After an annual internal audit carried out as part of its Supplier Responsibility Report, Apple has discovered that one of its Chinese suppliers employed 74 workers under 16 years old – quite an increase from the six active cases reported in the previous year. The child labor cases were concentrated in one circuit board supplier, Guangdong Real Faith Pingzhou Electronics Co. (also known as”PZ”), and Apple has fired the company.
PZ was actually “willfully conspiring” with the families of minors to forge age-verification documents and also with one of the area’s largest labor agencies, Shemzen Quanshun Human Resources. According to Ars Technica, the agency has been reported to the provincial governments of Shenzhen and Heban, had its business license suspended and been levied a fine. The children have all been returned to their families, with PZ required to “pay expenses to facilitate their successful return,” says Apple’s report.
In 2010, Apple had reported 91 total cases of underage labor on its suppliers. In 2011, there were only six active and 13 historical cases of underage labor, so the total of 74 is all the more notable.
Apple has also been under fire for months over reports of suicides, worker protests and unsafe labor conditions at factories run by Foxconn, which produces the iPad, iPhone and other Apple products. Just last September, Foxconn closed one of its plants in northern China after unrest involving some 2,000 workers.
Apple CEO Tim Cook used to be in charge of building Apple’s supply chain, the Guardian notes. Cook has said he considers underage labor “abhorrent” (honestly, could he say it was anything else?) and “extremely rare in our supply chain.” Jeff Williams, Apple’s senior Vice President for operations, has pledged to eliminate the practice.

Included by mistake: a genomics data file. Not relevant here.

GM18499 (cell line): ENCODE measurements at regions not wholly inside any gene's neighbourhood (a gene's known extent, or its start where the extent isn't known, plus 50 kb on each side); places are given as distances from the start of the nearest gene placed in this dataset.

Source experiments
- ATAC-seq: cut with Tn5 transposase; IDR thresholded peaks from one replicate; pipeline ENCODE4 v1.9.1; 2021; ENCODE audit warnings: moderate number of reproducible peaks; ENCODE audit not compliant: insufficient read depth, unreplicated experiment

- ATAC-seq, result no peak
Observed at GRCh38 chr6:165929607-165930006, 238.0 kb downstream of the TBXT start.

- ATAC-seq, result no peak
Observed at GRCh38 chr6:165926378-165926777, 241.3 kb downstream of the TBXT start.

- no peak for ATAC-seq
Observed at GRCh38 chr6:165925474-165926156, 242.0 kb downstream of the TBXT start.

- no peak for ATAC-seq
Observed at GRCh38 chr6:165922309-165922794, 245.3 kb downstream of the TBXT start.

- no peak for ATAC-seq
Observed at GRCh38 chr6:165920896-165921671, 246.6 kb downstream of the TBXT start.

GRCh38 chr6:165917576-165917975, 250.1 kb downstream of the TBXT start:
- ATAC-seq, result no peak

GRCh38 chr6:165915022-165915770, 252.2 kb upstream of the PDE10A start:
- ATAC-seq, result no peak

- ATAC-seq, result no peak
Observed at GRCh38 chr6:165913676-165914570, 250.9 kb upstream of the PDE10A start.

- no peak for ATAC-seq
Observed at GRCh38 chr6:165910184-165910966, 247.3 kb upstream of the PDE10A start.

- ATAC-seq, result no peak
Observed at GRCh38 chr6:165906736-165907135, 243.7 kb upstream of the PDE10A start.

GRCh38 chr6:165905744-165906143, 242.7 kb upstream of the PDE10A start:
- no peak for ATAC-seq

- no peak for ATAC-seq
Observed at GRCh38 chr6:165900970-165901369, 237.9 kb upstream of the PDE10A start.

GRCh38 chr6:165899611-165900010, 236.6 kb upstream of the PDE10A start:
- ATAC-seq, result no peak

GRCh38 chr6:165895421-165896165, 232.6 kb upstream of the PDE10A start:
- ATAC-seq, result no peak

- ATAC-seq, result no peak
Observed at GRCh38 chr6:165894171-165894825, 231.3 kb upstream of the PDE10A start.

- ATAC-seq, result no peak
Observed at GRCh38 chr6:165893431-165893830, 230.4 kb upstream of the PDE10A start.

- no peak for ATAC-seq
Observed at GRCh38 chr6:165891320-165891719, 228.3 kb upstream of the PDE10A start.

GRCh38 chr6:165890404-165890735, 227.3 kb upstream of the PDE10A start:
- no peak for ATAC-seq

Nearly 400 suppliers were scrutinized in the audit that led to Apple’s supplier report and 70,000 workers in its four final assembly facilities surveyed. Children were found to be employed at eleven of the factories. A number of other offenses were detailed: eight factories were employing bonded workers, foreign laborers who have paid fees to recruitment agencies and are made to work at factories to pay off their debts. 90 facilities deducted wages to punish workers; 34 required pregnancy testing; 25 mandated medical testing for diseases including hepatitis B.
In addition, waste oil was intentionally dumped “into the restroom receptacle” at one plant.
The report emphasizes that Apple is working to root out cases of underage labor, addressing the numerous safety risks to workers highlighted in media reports and seeking conflict-free minerals for its products. 92 percent of supplier’s facilities were found to be in compliance with a maximum 60-hour work week. Notably, a Silicon Valley facility was named as a site where Apple’s Macintosh computers are assembled — could Apple, wary of so much bad publicity, be starting to look for manufacturing venues where it can keep a far closer eye on the conditions in which its products are assembled?
2013 has not been the kindest to Apple, with media reports of teenagers no longer deeming company’s products trendy (I guess that’s not so surprising given how ubiquitous Apple’s devices have become) and it losing its place as the world’s most valuable company to Exxon.
I’m not happy to hear that child labor could have made the very device I’m writing this post on. Apple’s report motivates me to keep demanding that it and other tech companies be transparent about their labor practices; about whose hands are putting together the products we use in our daily lives.
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